Robespierre's reputation has gone through several cycles of re-appraisal. His name peaked in the press in the middle of the 19th century, between 1880-1910 and in 1940. On 5 February 1791 Robespierre declared: True religion consists in punishing for the happiness of all, those who disturb society. The laborious Buchez, a democratic mystic, was producing volumes (forty in all) in which the Incorruptible rose up as the Messiah and sacrificial being of the Revolution. For Jules Michelet, he was the "priest Robespierre" and for Alphonse Aulard Maximilien was a "bigot monomaniac" and "mystic assassin". In the 1920s the influential French Marxist Albert Mathiez argued that he was an eloquent spokesman for the poor and oppressed, an enemy of royalist intrigues, a vigilant adversary of dishonest and corrupt politicians, a guardian of the French Republic, an intrepid leader of the French Revolutionary government, and a prophet of a socially responsible state. François Crouzet collected many interesting details from French historians dealing with Robespierre. According to Marcel Gauchet Robespierre confused his private opinion and virtue.
In 1941 Marc Bloch, a French historian, sighed disillusioned (a year before he decided to join the French Resistance): "Robespierrists, anti-robespierrists ... for pity's sake, just tell us who was Robespierre?" Soboul argues that Robespierre and Saint-Just "were too preoccupied in defeating the interest of the bourgeoisie to give their total support to the sans-culottes, and yet too attentive to the needs of the sans-culottes to get support from the middle class." According to R.R. Palmer: the easiest way to justify Robespierre is to represent the other Revolutionists in an unfavourable or disgraceful light. This was the method used by Robespierre himself. For Peter McPhee, Robespierre's achievements were monumental, but so was the tragedy of his final weeks of indecision. The members of the committee, together with members of the Committee of General Security, were as much responsible for the running of the Terror as Robespierre." They may have exaggerated his role to downplay their own contribution and used him as a scapegoat after his death. J-C. Martin and McPhee interpret the repression of the revolutionary government as a response to anarchy and popular violence, and not as the assertion of a precise ideology. Martin keeps Tallien responsible for Robespierre's bad reputation, and that the "Thermidorians" invented the "Terror" as there is no law that proves its introduction. Many historians neglected Robespierre's attitude towards the French National Guard from July 1789 till August 1792, and promoting civilian armament between July 1792 and 2 June 1793. Within a year, Carnot the minister of war reversed several measures and became the enemy of Saint-Just. Also Barère changed his mind; the voluntary Guards and militant Sans-culottes lost influence quickly.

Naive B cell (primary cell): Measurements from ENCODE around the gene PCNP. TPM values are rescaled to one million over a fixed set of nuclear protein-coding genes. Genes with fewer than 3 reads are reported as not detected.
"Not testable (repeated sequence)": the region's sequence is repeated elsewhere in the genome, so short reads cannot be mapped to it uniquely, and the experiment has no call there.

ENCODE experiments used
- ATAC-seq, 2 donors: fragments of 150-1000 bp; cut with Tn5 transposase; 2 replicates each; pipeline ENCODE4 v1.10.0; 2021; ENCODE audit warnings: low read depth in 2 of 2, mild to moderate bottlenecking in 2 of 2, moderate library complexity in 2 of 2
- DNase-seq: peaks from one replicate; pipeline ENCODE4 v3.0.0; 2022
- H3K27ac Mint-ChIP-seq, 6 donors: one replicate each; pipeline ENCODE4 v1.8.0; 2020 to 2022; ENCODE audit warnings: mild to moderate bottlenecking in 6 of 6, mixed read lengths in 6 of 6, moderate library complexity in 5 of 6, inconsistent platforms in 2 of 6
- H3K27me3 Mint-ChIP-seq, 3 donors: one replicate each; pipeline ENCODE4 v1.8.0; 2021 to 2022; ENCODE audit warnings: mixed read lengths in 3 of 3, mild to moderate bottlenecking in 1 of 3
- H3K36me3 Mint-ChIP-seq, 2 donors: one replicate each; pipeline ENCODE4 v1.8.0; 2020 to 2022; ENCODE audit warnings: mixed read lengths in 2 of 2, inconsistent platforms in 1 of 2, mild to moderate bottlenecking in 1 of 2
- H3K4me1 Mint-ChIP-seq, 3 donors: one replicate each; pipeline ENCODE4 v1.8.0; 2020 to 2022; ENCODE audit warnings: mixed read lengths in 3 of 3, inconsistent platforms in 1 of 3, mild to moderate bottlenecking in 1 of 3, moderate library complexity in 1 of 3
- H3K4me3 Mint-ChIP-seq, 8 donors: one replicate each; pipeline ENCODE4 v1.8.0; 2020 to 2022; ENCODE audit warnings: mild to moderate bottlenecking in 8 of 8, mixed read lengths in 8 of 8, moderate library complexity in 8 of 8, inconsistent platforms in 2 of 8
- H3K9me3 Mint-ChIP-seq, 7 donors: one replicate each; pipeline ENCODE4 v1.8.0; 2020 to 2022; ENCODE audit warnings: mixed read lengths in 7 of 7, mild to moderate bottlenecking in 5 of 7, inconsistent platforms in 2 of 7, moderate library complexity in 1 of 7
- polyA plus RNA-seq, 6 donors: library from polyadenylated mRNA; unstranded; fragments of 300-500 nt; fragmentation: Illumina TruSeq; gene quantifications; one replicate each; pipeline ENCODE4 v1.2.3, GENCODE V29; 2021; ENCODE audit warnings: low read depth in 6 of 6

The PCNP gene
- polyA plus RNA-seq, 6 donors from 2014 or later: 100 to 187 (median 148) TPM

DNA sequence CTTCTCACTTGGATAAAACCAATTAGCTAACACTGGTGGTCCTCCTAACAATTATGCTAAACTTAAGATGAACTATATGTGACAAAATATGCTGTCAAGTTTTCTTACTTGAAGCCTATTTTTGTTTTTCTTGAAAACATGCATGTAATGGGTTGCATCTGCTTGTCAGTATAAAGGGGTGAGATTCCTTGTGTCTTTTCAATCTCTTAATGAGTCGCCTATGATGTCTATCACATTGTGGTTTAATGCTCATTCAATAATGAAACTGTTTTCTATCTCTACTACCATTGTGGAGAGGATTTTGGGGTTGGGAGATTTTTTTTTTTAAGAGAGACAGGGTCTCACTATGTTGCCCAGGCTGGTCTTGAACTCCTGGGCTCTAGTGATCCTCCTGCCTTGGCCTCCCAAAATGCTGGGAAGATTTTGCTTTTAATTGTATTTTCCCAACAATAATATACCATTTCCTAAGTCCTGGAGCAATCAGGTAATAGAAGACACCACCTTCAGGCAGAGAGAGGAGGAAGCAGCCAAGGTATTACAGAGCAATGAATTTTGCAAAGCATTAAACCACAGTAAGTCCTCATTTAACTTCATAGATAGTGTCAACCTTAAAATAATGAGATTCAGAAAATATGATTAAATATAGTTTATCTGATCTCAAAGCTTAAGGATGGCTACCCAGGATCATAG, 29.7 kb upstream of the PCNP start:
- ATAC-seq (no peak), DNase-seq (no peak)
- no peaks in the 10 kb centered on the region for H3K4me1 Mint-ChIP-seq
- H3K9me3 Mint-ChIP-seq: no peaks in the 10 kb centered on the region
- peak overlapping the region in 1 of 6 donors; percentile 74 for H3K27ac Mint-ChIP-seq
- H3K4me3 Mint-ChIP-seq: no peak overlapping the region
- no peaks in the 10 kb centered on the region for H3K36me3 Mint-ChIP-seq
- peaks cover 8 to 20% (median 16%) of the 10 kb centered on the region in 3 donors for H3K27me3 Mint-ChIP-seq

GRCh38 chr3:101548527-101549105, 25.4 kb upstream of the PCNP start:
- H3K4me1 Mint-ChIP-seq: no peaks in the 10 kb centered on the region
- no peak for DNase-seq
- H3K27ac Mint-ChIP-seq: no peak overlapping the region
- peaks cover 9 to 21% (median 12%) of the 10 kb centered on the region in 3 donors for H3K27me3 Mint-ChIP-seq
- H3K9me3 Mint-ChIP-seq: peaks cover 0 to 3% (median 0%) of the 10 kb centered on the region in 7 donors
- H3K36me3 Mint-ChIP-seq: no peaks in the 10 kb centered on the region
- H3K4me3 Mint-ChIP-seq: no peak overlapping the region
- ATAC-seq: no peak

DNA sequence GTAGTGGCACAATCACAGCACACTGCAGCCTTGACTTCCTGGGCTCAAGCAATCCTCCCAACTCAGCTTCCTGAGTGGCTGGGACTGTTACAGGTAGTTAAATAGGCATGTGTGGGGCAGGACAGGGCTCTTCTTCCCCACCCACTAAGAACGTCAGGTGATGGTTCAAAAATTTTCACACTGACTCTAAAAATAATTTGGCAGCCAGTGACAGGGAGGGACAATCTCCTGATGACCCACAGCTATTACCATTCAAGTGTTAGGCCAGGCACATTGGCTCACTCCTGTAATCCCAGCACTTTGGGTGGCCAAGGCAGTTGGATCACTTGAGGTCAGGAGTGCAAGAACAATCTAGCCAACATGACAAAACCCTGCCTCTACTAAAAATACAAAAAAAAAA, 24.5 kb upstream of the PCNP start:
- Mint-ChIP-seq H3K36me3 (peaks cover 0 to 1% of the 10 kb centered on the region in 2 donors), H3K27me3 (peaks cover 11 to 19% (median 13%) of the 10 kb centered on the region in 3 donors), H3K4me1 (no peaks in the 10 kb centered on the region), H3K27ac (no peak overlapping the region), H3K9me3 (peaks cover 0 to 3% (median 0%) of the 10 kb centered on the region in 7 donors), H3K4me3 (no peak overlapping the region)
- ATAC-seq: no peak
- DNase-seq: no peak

Robespierre is one of the few revolutionaries not to have a street named for him in the centre of Paris. At the liberation, the municipal council (elected on 29 April 1945 with 27 communists, 12 socialists and 4 radicals out of 48 members), decided on 13 April 1946, to rename the Place du Marché-Saint-Honoré ‘Place Robespierre’, a decision approved at prefectorial level on 8 June. However, in the wake of political changes in 1947, it reverted to its original name on 6 November 1950. Streets in the so-called ‘Red belt’ bear his name, e.g. at Montreuil. There is also a Metro station ‘Robespierre’ on Line 9 (Mairie de Montreuil - Pont de Sèvres), in the commune of Montreuil, named during the era of the Popular Front. There are, however, numerous streets, roads and squares named for him elsewhere in France.
Peter McPhee stated in 2015 there is a long line of historians "who blame Robespierre for all the less attractive episodes of the Revolution." Thus Jonathan Israel is sharply critical of Robespierre for repudiating the true values of the radical Enlightenment. He argues, "Jacobin ideology and culture under Robespierre was an obsessive Rousseauiste moral Puritanism steeped in authoritarianism, anti-intellectualism, and xenophobia, and it repudiated free expression, basic human rights, and democracy." He refers to the Girondin deputies Thomas Paine, Condorcet, Daunou, Cloots, Destutt and Abbé Gregoire denouncing Robespierre's ruthlessness, hypocrisy, dishonesty, lust for power and intellectual mediocrity. According to Hillary Mantel: He could not survive if he trusted nobody, and could not work out who to trust.